The Community Builders built and manages Province Landing, a 50-unit affordable housing complex that opened in 2012 on the former Cumberland Farms site in Provincetown. The town kept ownership of the property and has a 99-year lease with the nonprofit. All units in the $14.5-million project, housed in six two-story Cape-style buildings, are rented below the AMI and most are reserved for tenants making less than 60 percent of it. The nonprofit has no other projects on the Outer Cape, but has built and manages mixed-income complexes in Chatham, Sandwich, and Mashpee. The Community Builders also operates in the Mid-Atlantic states and Midwest.
Pennrose, a national company that has been building and managing affordable housing since 1971, finished its first project on Cape Cod in 2020, the $23-million Village at Nauset Green in Eastham. Fifty of the 65 units are for tenants who earn below 60 percent of AMI. The remaining 15 are categorized as workforce housing. Eastham has kept ownership of the land and awarded the project to Pennrose via an RFP process.
“When towns put out RFPs, they are articulating what their vision is,” said Adams, the company’s vice president. “It becomes a shared vision, working with towns to get what the community is looking for.”
The RFP called for five units for tenants making up to 120 percent of the AMI.
“The RFP made specific requests with broad parameters for design and amenities,” said Town Planner Lagg. One of those was to create the look of a cluster-style village with townhouse apartments. “The town owning the land is a major saving for the developer, and they can put that money into the design,” the planner said.
Pennrose recently purchased the Cape Cod 5 Bank property in Orleans and has permits for a similar project, with the majority of the 62 units for tenants making 60 percent of AMI. Adams said Pennrose will now begin the funding process.
Preservation of Affordable Housing, a large nonprofit known as POAH, has partnered with the Housing Assistance Corp. for several affordable rental projects in other areas of Cape Cod. While it currently doesn’t have projects on the Outer Cape, its latest project is Brewster Woods, a 30-unit affordable housing complex on Brewster Housing Authority land.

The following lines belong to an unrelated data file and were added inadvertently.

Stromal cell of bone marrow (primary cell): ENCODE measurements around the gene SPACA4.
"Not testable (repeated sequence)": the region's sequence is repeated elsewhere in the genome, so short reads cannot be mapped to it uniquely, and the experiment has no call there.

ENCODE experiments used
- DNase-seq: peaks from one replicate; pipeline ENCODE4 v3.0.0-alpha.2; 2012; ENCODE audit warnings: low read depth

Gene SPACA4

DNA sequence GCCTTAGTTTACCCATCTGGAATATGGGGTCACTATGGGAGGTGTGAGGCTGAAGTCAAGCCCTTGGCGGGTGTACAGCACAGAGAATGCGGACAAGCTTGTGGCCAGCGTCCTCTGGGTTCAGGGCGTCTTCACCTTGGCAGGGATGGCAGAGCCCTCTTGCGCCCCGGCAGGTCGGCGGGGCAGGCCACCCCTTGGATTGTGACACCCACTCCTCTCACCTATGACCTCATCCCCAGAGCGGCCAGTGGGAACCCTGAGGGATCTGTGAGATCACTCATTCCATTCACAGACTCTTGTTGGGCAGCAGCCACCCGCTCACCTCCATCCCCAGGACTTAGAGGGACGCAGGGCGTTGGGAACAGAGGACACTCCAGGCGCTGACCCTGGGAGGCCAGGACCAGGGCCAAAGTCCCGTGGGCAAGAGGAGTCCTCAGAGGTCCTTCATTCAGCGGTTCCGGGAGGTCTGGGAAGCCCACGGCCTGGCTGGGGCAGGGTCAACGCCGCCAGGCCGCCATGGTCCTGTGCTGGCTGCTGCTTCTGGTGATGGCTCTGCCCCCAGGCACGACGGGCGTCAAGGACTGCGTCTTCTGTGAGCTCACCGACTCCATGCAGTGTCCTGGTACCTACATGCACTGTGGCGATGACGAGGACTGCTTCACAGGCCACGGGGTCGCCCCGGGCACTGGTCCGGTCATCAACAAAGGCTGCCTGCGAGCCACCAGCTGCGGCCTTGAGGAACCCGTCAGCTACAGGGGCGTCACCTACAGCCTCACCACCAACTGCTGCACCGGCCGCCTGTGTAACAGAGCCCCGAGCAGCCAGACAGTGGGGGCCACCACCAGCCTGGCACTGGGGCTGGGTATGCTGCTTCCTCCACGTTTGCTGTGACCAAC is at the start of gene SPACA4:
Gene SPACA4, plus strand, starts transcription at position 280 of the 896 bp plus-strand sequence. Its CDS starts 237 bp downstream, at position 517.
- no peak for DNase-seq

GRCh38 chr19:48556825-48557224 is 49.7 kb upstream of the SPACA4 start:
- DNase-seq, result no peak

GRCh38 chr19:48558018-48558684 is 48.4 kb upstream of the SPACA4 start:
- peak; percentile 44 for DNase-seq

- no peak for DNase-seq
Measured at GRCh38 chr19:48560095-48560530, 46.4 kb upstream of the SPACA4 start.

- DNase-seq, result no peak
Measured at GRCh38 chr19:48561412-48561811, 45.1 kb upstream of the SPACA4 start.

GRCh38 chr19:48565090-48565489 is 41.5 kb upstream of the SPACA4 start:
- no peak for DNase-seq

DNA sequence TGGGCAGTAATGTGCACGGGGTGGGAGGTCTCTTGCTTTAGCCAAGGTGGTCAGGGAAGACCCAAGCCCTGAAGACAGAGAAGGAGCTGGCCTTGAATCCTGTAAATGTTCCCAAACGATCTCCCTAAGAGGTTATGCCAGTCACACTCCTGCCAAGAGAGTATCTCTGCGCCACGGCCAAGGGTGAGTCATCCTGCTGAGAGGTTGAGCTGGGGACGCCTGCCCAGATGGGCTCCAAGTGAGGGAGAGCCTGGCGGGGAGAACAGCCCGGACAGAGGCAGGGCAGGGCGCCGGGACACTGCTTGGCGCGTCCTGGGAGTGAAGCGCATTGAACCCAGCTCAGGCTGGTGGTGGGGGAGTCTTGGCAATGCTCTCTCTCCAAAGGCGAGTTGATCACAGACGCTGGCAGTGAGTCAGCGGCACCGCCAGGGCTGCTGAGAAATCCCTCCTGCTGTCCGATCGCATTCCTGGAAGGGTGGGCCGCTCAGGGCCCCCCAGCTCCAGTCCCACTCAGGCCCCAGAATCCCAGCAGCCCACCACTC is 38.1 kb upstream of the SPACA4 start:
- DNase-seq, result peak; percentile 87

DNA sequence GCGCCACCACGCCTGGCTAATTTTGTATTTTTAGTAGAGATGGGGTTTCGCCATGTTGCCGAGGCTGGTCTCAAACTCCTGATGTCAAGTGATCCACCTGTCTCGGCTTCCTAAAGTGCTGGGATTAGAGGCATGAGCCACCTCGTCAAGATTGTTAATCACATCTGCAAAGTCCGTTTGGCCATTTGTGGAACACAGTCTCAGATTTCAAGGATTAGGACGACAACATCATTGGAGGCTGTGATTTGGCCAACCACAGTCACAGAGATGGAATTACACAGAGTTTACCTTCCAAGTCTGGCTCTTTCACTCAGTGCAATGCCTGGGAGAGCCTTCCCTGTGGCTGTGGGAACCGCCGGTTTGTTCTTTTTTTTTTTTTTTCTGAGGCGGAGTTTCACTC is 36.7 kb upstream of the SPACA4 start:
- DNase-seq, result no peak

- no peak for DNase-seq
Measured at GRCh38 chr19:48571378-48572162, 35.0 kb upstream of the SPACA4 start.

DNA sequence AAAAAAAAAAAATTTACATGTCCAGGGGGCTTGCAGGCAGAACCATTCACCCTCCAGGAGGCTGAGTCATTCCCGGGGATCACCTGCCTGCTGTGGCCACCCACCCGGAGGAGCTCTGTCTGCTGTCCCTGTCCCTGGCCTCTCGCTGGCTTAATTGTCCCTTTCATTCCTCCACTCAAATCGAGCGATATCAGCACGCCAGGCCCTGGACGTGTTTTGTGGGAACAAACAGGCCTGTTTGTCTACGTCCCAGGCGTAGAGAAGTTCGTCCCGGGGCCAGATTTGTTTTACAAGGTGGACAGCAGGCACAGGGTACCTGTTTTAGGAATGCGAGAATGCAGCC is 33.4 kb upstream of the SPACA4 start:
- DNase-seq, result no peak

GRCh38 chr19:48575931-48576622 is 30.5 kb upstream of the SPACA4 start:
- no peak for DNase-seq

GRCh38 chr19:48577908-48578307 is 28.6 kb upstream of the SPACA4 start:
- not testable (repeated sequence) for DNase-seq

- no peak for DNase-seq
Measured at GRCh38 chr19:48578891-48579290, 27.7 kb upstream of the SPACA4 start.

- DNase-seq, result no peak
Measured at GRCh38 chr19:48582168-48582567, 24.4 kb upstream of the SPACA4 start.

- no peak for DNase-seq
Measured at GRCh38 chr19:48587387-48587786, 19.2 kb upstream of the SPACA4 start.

“When we look at projects, we’re looking to partner with a community-based organization to make sure we’re addressing local outreach,” said Aaron Gornstein, POAH’s president and CEO. “There’s a mission to maximize affordable housing, and our priority is to manage the property as effectively as we can and keep the affordability.”
POAH purchased two older properties on the Lower Cape, each with more than 100 units, where the affordable restrictions would be ending. The organization refurbished the buildings and continued affordable rents for the tenants. “We are a large organization,” Gornstein said. “We have the staffing and a strong balance sheet.”
The Stratford Capital Group has also been looking to establish itself on the Outer Cape. It purchased the T-Time driving range property in Eastham, where it planned to construct a 50-unit apartment complex in three-story buildings. The project faced local opposition, and Stratford ultimately sold the property to the town.
Stratford also submitted a proposal, which was not successful, for the Nauset Green site.